Born in Milan, Signori travelled to Paris in 1924 and enrolled at the Academie André Lhote before training at the Académie Ranson in 1935 under Malfray where he turned entirely to sculpture and worked alongside Stahly, Etienne-Martin and Manessier. In 1948 he won a competition for a monument to the anti-fascist activist Rosselli brothers, and was soon after awarded the Prix de Paris in 1950 for his “Vénus Noire” carved out of black Carrara marble, and from this point on he would always use Carrara marble which is one of the finest in the world and he would divide his time between the North Italian quarry and Paris.
“Portrait pour Raymonde” is a superb example of Signori’s graceful style for which he received great acclaim. The shape and the material are not only aesthetically pleasing to the eye, they also diffuse a human warmth. Like Brancusi before him, Signori was interested in conveying the essence of life and it is well known that external light penetrates and gives life to works of art but in Signori’s case, the light comes from within his sculptures. Signori’s intense relationship with his materials has had a huge influence on his artistic development. His early work was of a post-Cubist influence but Signori became pre-occupied with revealing the natural properties of the stone and sought to evoke “a precious and invisible aura” and this is certainly the case with “Portrait pour Raymonde”.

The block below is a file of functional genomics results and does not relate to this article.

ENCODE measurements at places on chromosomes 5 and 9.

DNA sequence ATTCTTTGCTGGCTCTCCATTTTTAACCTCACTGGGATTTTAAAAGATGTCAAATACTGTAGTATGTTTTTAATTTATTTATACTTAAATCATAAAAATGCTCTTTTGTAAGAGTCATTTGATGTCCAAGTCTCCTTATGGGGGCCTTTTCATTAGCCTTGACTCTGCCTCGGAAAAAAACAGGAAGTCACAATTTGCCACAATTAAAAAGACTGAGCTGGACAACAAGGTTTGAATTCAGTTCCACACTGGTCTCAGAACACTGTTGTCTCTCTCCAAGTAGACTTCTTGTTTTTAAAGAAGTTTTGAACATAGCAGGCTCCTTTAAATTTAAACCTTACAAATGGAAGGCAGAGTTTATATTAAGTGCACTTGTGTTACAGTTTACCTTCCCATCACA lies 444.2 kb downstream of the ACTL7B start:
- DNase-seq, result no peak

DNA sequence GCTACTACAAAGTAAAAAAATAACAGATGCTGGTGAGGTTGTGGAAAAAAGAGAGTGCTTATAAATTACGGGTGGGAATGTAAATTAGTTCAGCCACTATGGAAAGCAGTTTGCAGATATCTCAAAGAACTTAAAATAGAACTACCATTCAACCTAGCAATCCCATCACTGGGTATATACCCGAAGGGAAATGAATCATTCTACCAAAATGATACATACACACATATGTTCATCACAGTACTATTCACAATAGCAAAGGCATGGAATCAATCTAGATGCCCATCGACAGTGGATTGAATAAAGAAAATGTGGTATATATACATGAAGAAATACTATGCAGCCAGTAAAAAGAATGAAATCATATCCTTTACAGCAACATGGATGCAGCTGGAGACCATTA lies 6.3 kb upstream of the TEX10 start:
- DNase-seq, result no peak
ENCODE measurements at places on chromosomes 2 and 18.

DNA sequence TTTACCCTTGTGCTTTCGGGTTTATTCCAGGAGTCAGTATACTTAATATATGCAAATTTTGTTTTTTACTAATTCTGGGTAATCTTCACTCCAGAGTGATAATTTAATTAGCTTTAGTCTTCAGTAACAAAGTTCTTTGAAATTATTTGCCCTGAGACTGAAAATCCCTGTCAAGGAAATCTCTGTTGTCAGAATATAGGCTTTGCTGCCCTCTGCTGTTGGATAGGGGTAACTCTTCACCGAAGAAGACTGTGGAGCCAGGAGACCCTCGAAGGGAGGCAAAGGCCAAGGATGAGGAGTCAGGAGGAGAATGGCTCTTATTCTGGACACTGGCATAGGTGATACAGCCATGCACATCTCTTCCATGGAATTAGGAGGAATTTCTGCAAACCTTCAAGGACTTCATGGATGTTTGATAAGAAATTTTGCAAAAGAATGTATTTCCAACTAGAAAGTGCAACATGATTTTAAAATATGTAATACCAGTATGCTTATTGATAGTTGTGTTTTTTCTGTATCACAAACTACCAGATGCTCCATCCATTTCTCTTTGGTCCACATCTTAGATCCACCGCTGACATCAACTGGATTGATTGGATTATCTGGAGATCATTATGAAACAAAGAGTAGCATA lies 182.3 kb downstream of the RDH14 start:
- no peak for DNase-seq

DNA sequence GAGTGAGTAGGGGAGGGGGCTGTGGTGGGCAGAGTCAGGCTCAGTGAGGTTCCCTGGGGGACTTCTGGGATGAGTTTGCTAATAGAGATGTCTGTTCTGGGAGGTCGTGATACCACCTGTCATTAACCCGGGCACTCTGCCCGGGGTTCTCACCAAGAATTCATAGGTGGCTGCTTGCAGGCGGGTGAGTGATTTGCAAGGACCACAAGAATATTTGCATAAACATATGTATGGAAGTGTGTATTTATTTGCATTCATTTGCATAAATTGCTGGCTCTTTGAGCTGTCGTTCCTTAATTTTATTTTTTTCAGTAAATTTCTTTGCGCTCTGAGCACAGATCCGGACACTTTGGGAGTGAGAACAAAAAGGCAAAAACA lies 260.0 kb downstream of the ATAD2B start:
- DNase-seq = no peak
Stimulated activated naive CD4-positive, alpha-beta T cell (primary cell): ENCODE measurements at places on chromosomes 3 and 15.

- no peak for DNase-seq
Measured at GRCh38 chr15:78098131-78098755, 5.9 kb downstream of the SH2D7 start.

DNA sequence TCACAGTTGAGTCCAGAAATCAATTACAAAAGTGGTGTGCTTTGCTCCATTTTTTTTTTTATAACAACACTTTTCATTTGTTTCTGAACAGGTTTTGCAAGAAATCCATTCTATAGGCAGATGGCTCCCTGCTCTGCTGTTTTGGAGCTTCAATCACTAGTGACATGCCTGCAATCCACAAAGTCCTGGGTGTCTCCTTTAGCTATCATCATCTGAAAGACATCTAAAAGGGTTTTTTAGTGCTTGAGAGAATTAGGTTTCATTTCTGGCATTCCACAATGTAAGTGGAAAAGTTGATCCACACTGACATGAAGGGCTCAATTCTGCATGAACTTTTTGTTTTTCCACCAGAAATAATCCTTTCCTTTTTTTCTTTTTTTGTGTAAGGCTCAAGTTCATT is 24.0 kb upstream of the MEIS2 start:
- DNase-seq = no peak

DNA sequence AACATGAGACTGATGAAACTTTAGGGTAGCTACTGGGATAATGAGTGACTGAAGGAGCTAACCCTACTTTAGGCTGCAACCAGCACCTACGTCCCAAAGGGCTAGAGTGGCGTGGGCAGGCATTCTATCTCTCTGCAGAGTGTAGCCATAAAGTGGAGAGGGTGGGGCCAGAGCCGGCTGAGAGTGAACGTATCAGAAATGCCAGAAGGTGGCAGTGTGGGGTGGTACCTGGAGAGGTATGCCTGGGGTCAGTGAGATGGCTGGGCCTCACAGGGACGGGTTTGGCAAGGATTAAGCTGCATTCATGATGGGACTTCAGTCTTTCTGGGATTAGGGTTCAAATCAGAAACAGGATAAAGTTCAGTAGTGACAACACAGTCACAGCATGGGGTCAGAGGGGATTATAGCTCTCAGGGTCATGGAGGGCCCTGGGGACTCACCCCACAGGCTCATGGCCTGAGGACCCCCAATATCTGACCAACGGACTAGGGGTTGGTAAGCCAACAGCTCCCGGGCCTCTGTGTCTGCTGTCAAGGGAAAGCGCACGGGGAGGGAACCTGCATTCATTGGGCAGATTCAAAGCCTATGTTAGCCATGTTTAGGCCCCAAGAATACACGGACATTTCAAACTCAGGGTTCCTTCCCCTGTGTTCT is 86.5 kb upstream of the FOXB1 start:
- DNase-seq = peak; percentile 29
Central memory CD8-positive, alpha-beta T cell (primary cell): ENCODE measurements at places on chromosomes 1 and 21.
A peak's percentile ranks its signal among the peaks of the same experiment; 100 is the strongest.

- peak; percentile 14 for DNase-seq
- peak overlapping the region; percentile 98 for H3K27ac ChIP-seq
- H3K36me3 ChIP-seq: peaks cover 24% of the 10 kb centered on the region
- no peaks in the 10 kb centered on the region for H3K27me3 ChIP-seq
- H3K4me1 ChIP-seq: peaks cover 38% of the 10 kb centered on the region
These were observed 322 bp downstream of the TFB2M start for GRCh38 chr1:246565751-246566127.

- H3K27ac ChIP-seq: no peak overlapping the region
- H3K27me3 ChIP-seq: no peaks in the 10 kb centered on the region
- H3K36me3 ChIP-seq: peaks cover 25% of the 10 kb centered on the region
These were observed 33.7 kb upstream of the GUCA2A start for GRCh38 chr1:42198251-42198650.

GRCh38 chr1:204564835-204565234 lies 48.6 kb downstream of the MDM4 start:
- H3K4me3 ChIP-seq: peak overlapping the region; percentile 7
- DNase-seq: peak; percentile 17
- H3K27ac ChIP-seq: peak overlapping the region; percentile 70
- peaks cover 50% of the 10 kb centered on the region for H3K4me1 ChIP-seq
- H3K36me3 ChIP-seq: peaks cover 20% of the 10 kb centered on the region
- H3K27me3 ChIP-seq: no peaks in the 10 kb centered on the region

Signori exhibited extensively in Italy and Paris, and regularly participated in the avant-garde Salon de Mai and Salon des Réalités Nouvelles. In 1956 he was chosen to represent Italy at the International Venice Biennale, and in 1958 he was given a solo exhibition at the Biennale. In 1962 he won the Prix International de la Ville de Carrara, and in 1966 was awarded a major retrospective at Galerie Charpentier in Paris.
The artist's work is now represented in museums of Modern Art including the Musée d'Art Moderne de Paris.